The Argentine Catholic Church has stood out strongly on the controversy that has followed President Cristina Fernandez statement before the FAO assembly in Rome arguing that poverty in Argentina is below 5%, which was later made superlative by her spokesperson and cabinet chief Anibal Fernandez arguing that poverty in Argentina was less than in Germany or Denmark.
Argentine President Cristina Fernández sparked controversy on Sunday when in a speech before the FAO conference in Rome, she endorsed widely disputed government figures on poverty, saying the rate was “below five percent,” adding that destitution in the country stood at 1.27%. If this was correct Argentina's poverty rate is below that of OECD rich league members.
Venezuelan President Nicolas Maduro announced he had canceled a planned trip to Rome and Vatican during which he was due to meet Pope Francis, because he is sick with flu. Analysts believe the 'diplomatic' flu spell could be linked to protests in Rome and the Vatican bringing up the issue of political prisoners, following on several letters sent to the Holy See.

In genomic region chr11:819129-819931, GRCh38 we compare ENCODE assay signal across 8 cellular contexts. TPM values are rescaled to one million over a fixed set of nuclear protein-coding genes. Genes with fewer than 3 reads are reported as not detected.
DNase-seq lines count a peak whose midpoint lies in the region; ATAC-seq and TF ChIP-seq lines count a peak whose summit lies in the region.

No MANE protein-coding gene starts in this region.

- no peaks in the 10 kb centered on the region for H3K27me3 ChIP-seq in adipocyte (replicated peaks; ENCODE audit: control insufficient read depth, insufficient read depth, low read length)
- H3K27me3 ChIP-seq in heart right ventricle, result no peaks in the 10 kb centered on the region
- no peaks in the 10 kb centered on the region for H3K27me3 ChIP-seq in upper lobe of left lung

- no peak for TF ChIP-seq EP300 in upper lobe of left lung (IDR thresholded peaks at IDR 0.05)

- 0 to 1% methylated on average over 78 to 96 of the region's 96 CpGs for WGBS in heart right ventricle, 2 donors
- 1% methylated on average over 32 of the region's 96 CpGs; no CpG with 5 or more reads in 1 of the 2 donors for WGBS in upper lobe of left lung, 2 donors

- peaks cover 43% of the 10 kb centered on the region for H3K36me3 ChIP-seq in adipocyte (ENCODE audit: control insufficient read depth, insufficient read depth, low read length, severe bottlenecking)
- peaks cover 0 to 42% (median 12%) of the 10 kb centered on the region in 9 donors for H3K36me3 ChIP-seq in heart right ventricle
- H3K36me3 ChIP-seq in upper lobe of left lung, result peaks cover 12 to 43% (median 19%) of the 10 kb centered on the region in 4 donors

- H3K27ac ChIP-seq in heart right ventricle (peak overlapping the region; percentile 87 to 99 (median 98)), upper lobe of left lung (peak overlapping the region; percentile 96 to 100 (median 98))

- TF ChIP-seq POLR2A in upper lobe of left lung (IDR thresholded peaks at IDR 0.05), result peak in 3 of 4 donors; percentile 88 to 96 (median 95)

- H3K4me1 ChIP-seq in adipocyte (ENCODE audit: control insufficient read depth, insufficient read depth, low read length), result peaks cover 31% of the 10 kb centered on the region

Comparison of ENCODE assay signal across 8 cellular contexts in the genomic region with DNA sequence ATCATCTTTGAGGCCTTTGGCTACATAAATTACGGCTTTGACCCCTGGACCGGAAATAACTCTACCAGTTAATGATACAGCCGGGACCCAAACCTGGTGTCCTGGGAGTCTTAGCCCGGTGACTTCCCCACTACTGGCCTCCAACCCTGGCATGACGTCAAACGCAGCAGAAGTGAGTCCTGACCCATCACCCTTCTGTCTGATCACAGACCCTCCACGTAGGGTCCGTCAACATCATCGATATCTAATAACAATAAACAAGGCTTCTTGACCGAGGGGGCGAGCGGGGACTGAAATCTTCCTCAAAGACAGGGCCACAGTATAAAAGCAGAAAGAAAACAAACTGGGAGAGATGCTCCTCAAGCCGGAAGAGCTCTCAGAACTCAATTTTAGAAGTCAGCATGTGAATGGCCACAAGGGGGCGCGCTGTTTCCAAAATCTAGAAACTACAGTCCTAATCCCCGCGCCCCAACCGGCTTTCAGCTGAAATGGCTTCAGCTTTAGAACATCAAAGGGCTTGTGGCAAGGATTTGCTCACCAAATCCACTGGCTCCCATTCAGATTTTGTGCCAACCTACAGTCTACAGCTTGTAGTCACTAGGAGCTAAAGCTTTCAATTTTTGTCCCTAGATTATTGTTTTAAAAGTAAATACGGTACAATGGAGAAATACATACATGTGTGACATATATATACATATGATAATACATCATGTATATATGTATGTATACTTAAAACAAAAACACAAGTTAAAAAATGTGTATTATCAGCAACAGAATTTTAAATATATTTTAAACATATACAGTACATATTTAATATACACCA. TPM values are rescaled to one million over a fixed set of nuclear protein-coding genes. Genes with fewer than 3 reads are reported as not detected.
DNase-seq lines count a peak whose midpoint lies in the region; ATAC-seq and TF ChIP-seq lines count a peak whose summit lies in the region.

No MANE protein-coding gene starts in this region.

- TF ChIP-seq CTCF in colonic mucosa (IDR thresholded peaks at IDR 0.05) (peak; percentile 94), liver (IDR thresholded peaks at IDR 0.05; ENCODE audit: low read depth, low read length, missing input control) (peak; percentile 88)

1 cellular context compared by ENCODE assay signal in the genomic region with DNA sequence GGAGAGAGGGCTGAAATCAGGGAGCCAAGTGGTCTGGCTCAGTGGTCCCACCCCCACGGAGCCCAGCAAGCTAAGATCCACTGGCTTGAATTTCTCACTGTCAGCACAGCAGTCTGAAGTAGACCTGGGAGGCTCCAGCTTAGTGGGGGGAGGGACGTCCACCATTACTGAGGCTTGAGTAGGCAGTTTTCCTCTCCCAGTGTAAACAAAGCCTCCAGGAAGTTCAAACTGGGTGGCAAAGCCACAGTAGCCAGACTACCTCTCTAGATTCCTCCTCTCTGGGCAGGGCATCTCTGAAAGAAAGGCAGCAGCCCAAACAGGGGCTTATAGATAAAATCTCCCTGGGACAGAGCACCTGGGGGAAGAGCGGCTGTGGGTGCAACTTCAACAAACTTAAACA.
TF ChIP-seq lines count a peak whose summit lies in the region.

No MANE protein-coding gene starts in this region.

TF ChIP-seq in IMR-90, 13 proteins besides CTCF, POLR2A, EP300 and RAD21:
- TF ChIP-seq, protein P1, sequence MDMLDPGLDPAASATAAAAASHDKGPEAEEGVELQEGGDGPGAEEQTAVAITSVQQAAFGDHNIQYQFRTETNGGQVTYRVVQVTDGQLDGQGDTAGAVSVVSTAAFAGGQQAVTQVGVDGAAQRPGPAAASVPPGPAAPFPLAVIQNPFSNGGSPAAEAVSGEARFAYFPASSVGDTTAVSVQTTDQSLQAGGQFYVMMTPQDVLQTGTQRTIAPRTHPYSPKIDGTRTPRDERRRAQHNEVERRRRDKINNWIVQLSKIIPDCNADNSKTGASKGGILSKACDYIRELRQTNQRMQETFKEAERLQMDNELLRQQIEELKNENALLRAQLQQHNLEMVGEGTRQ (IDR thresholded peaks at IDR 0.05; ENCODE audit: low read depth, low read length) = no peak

Argentine President Cristina Fernandez was received on Sunday in the Vatican by Pope Francis for an encounter that lasted almost two hours, in the fifth meeting between the pontiff and head of state since the ex-Buenos Aires archbishop was elected to the Holy See. The meeting however was not without criticism from Buenos Aires.
Some 130 ministers, 12 heads of state or government, including presidents from Argentina and Chile, Cristina Fernandez and Michelle Bachelet, plus numerous other high-level government representatives will be converging on Rome this week for the 39th session of FAO (Food and Agriculture Organization) governing Conference (6-13 June).